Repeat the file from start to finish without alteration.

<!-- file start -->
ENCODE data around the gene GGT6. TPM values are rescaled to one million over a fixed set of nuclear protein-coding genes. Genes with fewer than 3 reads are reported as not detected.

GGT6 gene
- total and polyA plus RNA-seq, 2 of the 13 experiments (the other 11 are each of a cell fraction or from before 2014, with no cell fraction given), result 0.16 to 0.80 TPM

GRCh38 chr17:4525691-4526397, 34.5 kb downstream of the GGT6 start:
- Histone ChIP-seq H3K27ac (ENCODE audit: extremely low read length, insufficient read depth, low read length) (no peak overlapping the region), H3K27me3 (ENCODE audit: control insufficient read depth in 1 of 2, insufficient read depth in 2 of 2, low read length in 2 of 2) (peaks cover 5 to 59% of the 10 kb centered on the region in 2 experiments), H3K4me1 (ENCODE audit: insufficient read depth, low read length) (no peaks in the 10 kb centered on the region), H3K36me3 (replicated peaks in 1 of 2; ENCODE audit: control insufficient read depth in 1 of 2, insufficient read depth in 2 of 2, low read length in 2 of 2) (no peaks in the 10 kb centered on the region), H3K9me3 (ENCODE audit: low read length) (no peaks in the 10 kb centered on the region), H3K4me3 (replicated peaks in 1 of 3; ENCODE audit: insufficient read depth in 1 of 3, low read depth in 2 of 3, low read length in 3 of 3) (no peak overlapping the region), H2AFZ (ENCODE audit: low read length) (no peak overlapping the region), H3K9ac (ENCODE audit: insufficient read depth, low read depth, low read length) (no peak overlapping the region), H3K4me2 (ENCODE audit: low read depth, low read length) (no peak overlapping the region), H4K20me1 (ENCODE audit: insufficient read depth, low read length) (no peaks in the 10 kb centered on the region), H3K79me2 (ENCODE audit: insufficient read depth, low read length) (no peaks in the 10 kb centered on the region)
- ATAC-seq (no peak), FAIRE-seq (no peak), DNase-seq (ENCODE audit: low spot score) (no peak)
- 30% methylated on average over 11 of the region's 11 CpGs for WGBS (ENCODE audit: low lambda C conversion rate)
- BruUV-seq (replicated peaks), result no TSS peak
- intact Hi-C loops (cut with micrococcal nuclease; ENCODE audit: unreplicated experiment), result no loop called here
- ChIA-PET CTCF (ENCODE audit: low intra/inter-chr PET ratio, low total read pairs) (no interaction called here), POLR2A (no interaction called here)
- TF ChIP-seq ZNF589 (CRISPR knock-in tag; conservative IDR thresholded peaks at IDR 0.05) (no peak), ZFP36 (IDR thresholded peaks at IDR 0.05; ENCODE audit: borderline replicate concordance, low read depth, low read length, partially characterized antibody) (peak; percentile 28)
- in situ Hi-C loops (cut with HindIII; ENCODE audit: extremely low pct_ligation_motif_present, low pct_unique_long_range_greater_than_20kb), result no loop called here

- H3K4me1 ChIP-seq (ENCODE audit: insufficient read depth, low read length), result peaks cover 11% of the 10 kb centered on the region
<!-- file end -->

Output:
ENCODE data around the gene GGT6. TPM values are rescaled to one million over a fixed set of nuclear protein-coding genes. Genes with fewer than 3 reads are reported as not detected.

GGT6 gene
- total and polyA plus RNA-seq, 2 of the 13 experiments (the other 11 are each of a cell fraction or from before 2014, with no cell fraction given), result 0.16 to 0.80 TPM

GRCh38 chr17:4525691-4526397, 34.5 kb downstream of the GGT6 start:
- Histone ChIP-seq H3K27ac (ENCODE audit: extremely low read length, insufficient read depth, low read length) (no peak overlapping the region), H3K27me3 (ENCODE audit: control insufficient read depth in 1 of 2, insufficient read depth in 2 of 2, low read length in 2 of 2) (peaks cover 5 to 59% of the 10 kb centered on the region in 2 experiments), H3K4me1 (ENCODE audit: insufficient read depth, low read length) (no peaks in the 10 kb centered on the region), H3K36me3 (replicated peaks in 1 of 2; ENCODE audit: control insufficient read depth in 1 of 2, insufficient read depth in 2 of 2, low read length in 2 of 2) (no peaks in the 10 kb centered on the region), H3K9me3 (ENCODE audit: low read length) (no peaks in the 10 kb centered on the region), H3K4me3 (replicated peaks in 1 of 3; ENCODE audit: insufficient read depth in 1 of 3, low read depth in 2 of 3, low read length in 3 of 3) (no peak overlapping the region), H2AFZ (ENCODE audit: low read length) (no peak overlapping the region), H3K9ac (ENCODE audit: insufficient read depth, low read depth, low read length) (no peak overlapping the region), H3K4me2 (ENCODE audit: low read depth, low read length) (no peak overlapping the region), H4K20me1 (ENCODE audit: insufficient read depth, low read length) (no peaks in the 10 kb centered on the region), H3K79me2 (ENCODE audit: insufficient read depth, low read length) (no peaks in the 10 kb centered on the region)
- ATAC-seq (no peak), FAIRE-seq (no peak), DNase-seq (ENCODE audit: low spot score) (no peak)
- 30% methylated on average over 11 of the region's 11 CpGs for WGBS (ENCODE audit: low lambda C conversion rate)
- BruUV-seq (replicated peaks), result no TSS peak
- intact Hi-C loops (cut with micrococcal nuclease; ENCODE audit: unreplicated experiment), result no loop called here
- ChIA-PET CTCF (ENCODE audit: low intra/inter-chr PET ratio, low total read pairs) (no interaction called here), POLR2A (no interaction called here)
- TF ChIP-seq ZNF589 (CRISPR knock-in tag; conservative IDR thresholded peaks at IDR 0.05) (no peak), ZFP36 (IDR thresholded peaks at IDR 0.05; ENCODE audit: borderline replicate concordance, low read depth, low read length, partially characterized antibody) (peak; percentile 28)
- in situ Hi-C loops (cut with HindIII; ENCODE audit: extremely low pct_ligation_motif_present, low pct_unique_long_range_greater_than_20kb), result no loop called here

- H3K4me1 ChIP-seq (ENCODE audit: insufficient read depth, low read length), result peaks cover 11% of the 10 kb centered on the region